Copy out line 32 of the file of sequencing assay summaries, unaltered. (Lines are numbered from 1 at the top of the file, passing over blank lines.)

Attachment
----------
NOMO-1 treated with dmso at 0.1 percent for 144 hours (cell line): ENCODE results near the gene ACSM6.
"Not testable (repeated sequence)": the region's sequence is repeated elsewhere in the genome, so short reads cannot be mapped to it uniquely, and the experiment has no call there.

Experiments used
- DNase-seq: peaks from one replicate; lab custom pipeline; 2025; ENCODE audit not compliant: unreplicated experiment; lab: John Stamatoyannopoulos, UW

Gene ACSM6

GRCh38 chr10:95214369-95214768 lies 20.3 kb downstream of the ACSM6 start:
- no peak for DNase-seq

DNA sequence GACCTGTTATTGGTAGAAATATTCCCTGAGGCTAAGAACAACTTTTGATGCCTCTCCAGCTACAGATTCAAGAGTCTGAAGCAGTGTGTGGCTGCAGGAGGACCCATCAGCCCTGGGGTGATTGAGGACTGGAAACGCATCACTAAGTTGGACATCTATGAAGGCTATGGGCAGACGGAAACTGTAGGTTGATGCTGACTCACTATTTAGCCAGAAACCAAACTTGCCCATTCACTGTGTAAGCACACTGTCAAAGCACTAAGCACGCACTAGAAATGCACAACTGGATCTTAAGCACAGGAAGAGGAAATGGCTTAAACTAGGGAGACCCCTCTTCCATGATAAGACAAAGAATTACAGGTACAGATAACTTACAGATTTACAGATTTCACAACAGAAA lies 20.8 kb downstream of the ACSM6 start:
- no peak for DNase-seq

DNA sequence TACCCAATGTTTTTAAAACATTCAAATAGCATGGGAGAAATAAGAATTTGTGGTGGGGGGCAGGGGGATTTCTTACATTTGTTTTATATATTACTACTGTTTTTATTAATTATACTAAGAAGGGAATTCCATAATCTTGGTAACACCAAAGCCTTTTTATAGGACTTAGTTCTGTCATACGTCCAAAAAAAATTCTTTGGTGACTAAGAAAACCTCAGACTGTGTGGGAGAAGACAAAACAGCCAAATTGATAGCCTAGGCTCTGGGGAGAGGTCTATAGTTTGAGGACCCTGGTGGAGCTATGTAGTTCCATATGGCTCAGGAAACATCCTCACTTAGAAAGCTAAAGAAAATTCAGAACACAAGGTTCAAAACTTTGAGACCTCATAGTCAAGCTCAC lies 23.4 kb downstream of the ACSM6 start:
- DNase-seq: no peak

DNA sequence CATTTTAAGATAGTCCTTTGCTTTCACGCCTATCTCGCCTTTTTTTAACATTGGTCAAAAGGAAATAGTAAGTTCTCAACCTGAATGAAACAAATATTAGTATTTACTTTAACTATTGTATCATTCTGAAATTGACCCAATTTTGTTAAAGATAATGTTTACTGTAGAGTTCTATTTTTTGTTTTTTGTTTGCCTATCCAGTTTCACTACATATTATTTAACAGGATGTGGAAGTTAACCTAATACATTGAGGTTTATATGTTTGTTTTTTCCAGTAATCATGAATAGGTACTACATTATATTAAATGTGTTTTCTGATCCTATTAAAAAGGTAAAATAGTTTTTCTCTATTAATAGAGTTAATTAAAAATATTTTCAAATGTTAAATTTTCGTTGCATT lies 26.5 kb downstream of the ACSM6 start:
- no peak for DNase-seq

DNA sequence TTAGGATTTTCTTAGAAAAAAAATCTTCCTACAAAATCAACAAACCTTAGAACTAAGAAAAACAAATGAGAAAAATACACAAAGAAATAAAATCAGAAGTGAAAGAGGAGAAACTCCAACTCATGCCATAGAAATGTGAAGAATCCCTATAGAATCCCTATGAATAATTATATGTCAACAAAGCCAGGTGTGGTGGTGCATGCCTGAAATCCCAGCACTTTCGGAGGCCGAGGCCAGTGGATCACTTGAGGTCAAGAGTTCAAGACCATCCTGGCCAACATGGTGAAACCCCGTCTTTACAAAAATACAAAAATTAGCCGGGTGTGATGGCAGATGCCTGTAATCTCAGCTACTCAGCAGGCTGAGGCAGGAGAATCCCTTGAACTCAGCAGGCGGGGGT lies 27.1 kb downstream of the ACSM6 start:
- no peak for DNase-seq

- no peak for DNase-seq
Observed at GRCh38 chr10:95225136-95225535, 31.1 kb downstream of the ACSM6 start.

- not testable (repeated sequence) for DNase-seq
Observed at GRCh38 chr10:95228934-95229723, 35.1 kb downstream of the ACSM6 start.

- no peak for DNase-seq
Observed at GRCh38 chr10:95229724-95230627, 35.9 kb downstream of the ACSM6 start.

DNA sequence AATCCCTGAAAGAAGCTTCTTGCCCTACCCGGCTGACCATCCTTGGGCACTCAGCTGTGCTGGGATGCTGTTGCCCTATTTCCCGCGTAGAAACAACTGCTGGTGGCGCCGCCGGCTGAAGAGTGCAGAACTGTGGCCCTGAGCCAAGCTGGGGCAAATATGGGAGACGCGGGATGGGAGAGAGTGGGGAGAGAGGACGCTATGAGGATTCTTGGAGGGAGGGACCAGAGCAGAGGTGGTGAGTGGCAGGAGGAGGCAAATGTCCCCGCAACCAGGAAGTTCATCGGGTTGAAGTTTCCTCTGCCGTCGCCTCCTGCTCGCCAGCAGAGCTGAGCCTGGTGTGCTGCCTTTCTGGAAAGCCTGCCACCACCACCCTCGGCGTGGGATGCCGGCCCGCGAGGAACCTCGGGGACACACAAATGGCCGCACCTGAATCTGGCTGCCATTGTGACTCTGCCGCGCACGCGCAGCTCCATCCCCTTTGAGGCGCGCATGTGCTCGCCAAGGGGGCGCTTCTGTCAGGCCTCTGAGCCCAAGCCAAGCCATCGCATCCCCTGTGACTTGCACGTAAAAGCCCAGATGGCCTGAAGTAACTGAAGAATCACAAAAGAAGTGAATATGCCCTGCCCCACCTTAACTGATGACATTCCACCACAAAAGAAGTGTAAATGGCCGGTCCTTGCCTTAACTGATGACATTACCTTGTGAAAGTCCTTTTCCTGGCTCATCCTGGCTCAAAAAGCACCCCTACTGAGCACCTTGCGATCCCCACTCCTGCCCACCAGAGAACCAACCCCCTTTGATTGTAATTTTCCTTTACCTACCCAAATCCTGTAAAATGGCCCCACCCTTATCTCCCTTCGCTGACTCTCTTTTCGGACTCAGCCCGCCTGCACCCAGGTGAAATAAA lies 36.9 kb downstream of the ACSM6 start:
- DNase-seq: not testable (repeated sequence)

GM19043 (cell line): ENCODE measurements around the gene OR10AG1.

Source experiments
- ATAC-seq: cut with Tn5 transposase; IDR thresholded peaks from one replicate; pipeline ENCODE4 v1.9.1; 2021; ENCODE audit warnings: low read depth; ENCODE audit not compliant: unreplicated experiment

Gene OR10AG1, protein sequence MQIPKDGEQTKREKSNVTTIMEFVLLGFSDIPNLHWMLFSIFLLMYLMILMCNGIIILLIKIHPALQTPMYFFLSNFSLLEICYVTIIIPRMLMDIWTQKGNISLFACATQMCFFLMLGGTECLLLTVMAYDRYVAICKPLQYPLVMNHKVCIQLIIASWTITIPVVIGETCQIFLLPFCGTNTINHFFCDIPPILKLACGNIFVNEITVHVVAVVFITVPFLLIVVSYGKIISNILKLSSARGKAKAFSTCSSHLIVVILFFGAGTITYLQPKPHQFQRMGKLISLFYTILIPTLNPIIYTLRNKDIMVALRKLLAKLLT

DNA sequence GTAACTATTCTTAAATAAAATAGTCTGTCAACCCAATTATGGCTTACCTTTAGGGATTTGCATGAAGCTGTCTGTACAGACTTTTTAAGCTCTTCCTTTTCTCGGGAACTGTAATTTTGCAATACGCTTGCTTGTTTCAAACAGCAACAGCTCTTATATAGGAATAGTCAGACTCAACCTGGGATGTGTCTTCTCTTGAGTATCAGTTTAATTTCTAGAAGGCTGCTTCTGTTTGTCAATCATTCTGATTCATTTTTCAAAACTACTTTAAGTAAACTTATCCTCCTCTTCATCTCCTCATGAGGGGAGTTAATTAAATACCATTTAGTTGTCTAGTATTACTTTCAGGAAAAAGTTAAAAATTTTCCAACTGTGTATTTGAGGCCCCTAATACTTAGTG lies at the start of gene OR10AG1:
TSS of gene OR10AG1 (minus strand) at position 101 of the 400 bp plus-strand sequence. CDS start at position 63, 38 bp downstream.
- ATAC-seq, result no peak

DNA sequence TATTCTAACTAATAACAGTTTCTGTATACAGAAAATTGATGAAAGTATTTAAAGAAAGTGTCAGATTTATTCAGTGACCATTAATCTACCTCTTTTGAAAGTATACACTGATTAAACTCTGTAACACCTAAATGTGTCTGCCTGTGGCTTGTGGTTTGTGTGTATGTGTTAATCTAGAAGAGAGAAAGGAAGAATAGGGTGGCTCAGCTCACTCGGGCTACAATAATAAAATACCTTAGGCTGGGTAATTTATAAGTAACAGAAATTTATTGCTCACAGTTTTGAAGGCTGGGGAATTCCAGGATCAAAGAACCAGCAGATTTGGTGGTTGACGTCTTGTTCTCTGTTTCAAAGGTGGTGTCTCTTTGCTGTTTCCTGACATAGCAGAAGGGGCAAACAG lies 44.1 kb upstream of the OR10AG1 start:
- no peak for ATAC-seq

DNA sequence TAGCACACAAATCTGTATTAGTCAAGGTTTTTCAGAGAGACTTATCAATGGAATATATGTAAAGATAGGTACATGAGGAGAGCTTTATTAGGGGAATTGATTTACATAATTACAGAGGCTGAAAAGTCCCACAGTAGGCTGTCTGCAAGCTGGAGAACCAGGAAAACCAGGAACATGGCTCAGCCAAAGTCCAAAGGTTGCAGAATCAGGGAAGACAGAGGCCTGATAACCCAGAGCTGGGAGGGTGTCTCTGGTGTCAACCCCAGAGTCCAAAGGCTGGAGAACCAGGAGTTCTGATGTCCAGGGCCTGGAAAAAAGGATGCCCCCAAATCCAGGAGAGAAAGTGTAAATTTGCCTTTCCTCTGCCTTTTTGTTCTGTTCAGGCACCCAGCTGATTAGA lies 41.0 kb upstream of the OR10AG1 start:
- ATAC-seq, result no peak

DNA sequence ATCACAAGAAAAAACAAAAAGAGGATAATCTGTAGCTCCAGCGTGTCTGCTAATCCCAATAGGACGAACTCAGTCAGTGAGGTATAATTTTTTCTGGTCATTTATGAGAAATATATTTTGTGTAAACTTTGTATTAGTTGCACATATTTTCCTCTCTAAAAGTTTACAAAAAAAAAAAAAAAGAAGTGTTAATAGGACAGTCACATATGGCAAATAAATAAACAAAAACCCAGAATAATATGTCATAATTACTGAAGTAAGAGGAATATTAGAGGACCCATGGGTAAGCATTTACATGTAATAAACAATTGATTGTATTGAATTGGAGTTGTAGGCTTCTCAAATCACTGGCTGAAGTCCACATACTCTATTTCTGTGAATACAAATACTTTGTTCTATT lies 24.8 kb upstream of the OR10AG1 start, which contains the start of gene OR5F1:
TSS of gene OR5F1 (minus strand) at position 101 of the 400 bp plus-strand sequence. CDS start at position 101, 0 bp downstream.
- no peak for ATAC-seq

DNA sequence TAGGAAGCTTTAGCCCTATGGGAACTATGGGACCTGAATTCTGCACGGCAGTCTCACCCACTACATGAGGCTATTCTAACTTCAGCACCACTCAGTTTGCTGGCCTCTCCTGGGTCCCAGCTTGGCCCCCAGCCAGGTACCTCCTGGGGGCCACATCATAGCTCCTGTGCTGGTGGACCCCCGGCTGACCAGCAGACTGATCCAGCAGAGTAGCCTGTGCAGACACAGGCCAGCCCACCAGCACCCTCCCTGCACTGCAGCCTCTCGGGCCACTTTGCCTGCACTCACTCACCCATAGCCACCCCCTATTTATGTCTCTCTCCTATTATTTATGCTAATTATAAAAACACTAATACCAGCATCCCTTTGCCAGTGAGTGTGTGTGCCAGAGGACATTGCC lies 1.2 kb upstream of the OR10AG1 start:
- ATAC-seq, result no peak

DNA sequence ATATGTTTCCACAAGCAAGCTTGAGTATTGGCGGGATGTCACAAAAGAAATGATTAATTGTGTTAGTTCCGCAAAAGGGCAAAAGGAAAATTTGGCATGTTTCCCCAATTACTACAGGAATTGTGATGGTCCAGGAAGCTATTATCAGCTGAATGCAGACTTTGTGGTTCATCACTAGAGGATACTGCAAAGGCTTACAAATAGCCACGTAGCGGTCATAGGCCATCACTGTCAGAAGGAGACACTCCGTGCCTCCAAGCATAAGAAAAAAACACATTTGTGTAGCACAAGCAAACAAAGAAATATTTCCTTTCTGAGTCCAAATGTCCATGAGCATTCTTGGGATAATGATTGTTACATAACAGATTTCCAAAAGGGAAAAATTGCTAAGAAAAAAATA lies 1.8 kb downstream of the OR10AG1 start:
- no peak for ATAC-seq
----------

- no peak for ATAC-seq